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Vol. LXIV, No. 21
 
Wednesday, May 26, 2010
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Local Author Preparing “A Pictorial History” of Renowned Institute for Advanced Study

Ellen Gilbert

The Institute for Advanced Study (IAS) is celebrating its 80th anniversary this year, and to mark the occasion local author Linda Arntzenius is writing a pictorial history of the legendary home of Albert Einstein and other intellectual luminaries.

The book will be published as a volume in Arcadia Press’s Images of America Series, and Ms. Arntzenius is busy tracking down any memorabilia associated with the Institute. Arcadia specializes in local histories, and Ms. Arntzenius means to really put the “local” into this endeavor as she locates photographs (non-professional pictures are welcome), reminiscences, and anything else that will enrich her account of this storied institution.

“While much of the material for the book will come from the IAS archives, the Historical Society of Princeton, and other sources,” said Ms. Arntzenius, “I’m looking for townspeople with memories of encounters with Institute professors, who may have worked there or been involved with the Institute in some capacity, as well as those who may have vintage photographs of the campus or grounds, including a house that once stood in the Institute Woods and which housed a black family named Bedford.”

“I’ve spoken to some very interesting people about this and hope to interview many more,” she said. “But as they say, a picture is worth a thousand words, so I’m really hoping that some heretofore unpublished photographs might emerge. Any images must meet the publisher’s stringent quality standards so rather than send any photographs that I am loaned to the publisher, I would scan them myself and return them to the owner.”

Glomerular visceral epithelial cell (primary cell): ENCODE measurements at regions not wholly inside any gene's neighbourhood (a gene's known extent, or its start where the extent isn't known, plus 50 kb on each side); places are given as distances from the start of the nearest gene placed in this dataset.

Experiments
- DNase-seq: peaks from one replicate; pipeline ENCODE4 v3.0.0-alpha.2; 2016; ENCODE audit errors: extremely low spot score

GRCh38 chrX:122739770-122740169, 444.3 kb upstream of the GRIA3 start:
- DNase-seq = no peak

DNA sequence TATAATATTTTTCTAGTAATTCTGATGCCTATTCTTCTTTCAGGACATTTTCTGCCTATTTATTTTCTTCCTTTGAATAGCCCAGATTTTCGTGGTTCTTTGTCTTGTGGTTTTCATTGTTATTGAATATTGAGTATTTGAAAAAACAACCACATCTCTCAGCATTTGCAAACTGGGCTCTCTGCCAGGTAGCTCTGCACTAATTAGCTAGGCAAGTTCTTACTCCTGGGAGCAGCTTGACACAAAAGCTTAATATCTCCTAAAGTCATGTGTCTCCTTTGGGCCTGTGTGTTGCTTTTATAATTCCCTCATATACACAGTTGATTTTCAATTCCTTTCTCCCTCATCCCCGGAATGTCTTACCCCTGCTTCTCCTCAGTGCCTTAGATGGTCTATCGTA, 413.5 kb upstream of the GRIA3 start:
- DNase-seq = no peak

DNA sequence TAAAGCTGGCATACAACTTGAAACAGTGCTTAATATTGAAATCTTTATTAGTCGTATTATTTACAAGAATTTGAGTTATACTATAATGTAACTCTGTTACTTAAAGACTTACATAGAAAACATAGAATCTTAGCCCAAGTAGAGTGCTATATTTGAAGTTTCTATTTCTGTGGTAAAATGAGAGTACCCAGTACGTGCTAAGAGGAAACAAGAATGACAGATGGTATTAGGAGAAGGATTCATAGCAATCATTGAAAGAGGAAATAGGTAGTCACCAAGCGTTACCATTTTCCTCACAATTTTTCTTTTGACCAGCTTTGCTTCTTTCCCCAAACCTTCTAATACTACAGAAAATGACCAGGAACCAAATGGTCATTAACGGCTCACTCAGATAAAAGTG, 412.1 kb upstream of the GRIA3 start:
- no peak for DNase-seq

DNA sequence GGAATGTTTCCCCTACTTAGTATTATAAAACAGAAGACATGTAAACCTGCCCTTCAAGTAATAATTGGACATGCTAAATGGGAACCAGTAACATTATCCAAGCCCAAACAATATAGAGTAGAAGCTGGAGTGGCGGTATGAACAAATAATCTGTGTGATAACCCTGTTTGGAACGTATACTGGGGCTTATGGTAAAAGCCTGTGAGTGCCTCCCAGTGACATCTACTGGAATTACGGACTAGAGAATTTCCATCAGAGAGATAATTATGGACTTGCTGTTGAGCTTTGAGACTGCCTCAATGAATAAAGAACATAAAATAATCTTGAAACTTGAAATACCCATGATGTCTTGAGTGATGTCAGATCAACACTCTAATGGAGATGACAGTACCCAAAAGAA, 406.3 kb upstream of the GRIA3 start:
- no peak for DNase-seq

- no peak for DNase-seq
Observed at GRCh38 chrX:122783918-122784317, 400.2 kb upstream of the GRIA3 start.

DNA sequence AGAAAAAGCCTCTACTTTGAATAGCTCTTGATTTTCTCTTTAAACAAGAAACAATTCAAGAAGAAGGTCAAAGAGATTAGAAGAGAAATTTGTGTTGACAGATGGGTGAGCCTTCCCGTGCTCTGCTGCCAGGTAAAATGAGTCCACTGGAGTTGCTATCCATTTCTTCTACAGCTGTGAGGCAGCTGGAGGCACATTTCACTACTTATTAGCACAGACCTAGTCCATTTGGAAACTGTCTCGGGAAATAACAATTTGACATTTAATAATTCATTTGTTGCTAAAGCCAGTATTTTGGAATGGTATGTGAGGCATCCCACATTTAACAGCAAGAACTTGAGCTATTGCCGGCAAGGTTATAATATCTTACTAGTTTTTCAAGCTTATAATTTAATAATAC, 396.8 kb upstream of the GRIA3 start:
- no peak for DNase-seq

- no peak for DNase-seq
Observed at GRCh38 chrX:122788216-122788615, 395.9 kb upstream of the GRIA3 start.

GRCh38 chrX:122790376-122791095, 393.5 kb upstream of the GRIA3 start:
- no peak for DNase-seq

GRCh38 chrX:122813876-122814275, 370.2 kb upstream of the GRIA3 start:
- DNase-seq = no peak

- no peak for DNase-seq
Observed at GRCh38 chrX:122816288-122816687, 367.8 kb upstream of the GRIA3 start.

Early Interest in IAS

“When I moved to Princeton, I was drawn to the Institute, first to the Institute Woods and then as an employee, working on the Institute’s newsletter,” recalled Ms. Arntzenius in a recent interview. “Because I had been a philosophy student in England (I have a Master of Science degree in Logic and Scientific Method from the London School of Economics and Political Science), the names of John von Neumann and Kurt Godel held the most significance for me. At the Institute, these men step out of the pages of history into real life, idiosyncracies and all. These were the names that impressed me originally but there is much more, and not just great figures in science and mathematics, but eminent contributors to historical studies, art history, and the social sciences.” 

“I love finding connections,” said Ms. Arntzenius, so “discovering ties between people at the Institute and people in the town is deeply satisfying. Everyone knows of Einstein’s friendship with Paul Robeson and his visits to the Jackson/Witherspoon neighborhood, but there were other unsung relationships. Emma Epps, now-deceased, is not only well-remembered in Princeton’s African American community, she was a respected and valued member of the household of one of the world’s most distinguished art historians, Erwin Panofsky. Emma ran the home and lectured on civil rights. Alice Satterfield also worked at the Institute for a time and her daughter Shirley Satterfield, now a Trustee of the Historical Society of Princeton and a leading exponent of the history of the Jackson/Witherspoon neighborhood, remembers visits there.”